A degree does prove a bare minimum of skills, so I tend to take that more seriously than someone who claims to know what they're doing.  In any event, I have to quiz somebody at length to know if they really know what they're doing.


    That depends on the degree, obviously. Too often I've found graduates who think the world owes them a job and who have no critical thinking skills, instead they believe everything their degree taught them was right and believe they have no need to learn anything else.

    Good example, yesterday I asked someone to write some code to load a database with short URLs, by taking a title field, stripping the punctuation and replacing spaces with hyphens. His code was a chain of string.Replace statements. 40 of them. And then replacing ----- with -, then looking for ----, ---, --, -.

    Yet he has a degree, and has been a "developer" for 5 years.

    Another example; I'm doing a part time degree with the OU, a rather well respected UK institution. Their database course is required for the degree I'm following.

    Set aside that they're teaching sybase, without teaching ansi joins. One question was to retrieve a result set with the null values of a column replaced with 0. So I used coalesce, like you should. I got 0 marks. Why? Because the course doesn't teach coalesce and wanted you to join the table to itself and replace nulls that way.

  • User profile image
    W3bbo

    blowdart wrote:
    Good example, yesterday I asked someone to write some code to load a database with short URLs, by taking a title field, stripping the punctuation and replacing spaces with hyphens. His code was a chain of string.Replace statements. 40 of them. And then replacing ----- with -, then looking for ----, ---, --, -.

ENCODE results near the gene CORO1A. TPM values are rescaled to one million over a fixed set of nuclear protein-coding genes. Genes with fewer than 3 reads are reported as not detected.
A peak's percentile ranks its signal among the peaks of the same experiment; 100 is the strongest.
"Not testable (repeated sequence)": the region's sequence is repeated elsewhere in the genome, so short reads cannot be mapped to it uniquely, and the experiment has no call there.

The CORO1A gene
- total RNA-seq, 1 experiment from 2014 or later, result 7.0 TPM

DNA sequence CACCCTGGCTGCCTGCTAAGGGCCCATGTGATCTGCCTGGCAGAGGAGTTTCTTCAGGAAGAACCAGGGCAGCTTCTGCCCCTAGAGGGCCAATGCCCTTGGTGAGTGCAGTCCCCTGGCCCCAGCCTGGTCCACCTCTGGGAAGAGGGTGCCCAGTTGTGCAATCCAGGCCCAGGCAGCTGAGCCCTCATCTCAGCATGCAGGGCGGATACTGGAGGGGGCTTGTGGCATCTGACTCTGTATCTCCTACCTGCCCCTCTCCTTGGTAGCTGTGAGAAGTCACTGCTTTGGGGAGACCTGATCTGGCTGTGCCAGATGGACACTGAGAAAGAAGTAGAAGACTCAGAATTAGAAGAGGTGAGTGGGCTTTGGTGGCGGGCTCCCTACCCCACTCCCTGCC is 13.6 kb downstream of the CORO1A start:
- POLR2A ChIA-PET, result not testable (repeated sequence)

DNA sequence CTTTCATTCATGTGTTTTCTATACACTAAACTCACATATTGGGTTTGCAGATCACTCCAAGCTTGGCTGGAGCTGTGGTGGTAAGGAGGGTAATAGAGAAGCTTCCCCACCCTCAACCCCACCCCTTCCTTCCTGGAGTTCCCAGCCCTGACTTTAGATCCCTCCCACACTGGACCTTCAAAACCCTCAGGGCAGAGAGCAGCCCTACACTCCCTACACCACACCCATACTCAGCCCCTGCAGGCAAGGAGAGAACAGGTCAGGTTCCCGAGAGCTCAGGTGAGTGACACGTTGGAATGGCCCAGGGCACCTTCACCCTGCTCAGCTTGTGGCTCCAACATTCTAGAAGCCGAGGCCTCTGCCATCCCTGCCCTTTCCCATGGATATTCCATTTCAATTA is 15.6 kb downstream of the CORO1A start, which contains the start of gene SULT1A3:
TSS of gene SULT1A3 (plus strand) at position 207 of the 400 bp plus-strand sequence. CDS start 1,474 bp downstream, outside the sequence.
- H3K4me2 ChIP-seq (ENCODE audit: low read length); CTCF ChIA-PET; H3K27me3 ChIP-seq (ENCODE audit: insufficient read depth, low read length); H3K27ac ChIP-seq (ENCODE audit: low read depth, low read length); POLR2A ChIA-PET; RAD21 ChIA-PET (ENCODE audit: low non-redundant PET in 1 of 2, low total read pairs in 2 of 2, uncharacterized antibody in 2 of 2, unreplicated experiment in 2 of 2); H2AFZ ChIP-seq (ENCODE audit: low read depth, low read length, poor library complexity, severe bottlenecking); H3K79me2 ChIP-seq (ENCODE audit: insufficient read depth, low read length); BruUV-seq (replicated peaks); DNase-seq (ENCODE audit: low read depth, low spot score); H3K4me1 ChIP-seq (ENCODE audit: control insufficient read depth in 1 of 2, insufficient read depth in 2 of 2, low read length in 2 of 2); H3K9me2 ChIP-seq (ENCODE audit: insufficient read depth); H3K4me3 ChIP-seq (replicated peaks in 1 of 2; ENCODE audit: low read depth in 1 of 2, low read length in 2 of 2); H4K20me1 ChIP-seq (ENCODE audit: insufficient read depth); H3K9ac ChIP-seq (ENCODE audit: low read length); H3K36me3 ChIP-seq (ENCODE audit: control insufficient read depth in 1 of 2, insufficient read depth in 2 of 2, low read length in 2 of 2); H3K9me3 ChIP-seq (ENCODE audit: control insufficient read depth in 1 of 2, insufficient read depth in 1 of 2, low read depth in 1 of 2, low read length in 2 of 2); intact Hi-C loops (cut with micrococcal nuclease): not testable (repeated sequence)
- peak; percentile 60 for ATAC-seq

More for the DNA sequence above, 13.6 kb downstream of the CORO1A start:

"database with short URLs"?

    But anyway, besides Regular Expressions or chaining Replace operations within SQL, how else would you do it? (Granted, I'd remove the punctuation first too)

  • User profile image
    blowdart

    W3bbo wrote:
    
    blowdart wrote:
    Good example, yesterday I asked someone to write some code to load a database with short URLs, by taking a title field, stripping the punctuation and replacing spaces with hyphens. His code was a chain of string.Replace statements. 40 of them. And then replacing ----- with -, then looking for ----, ---, --, -.


    "database with short URLs"?

    But anyway, besides Regular Expressions or chaining Replace operations within SQL, how else would you do it? (Granted, I'd remove the punctuation first too)


    Regular Expressions obviously, which having been a "developer" for 5 years he should have at least heard of. And if he couldn't produce the regex (heh, or googled it) he should have asked.

    Chaining 40 replaces (and missing out some non-alphanumeric characters) simply isn't acceptable.

    And even without regex the replacement of multiple hypens should have been recursive, as opposed to "Well 5 is going to be the maximum I'll check for")

    Mind you, this is the muppet who said "Oops" when he overwrote the client live database

  • User profile image
    TommyCarlier

    W3bbo, besides regular expressions you could also use a StringBuilder, like this: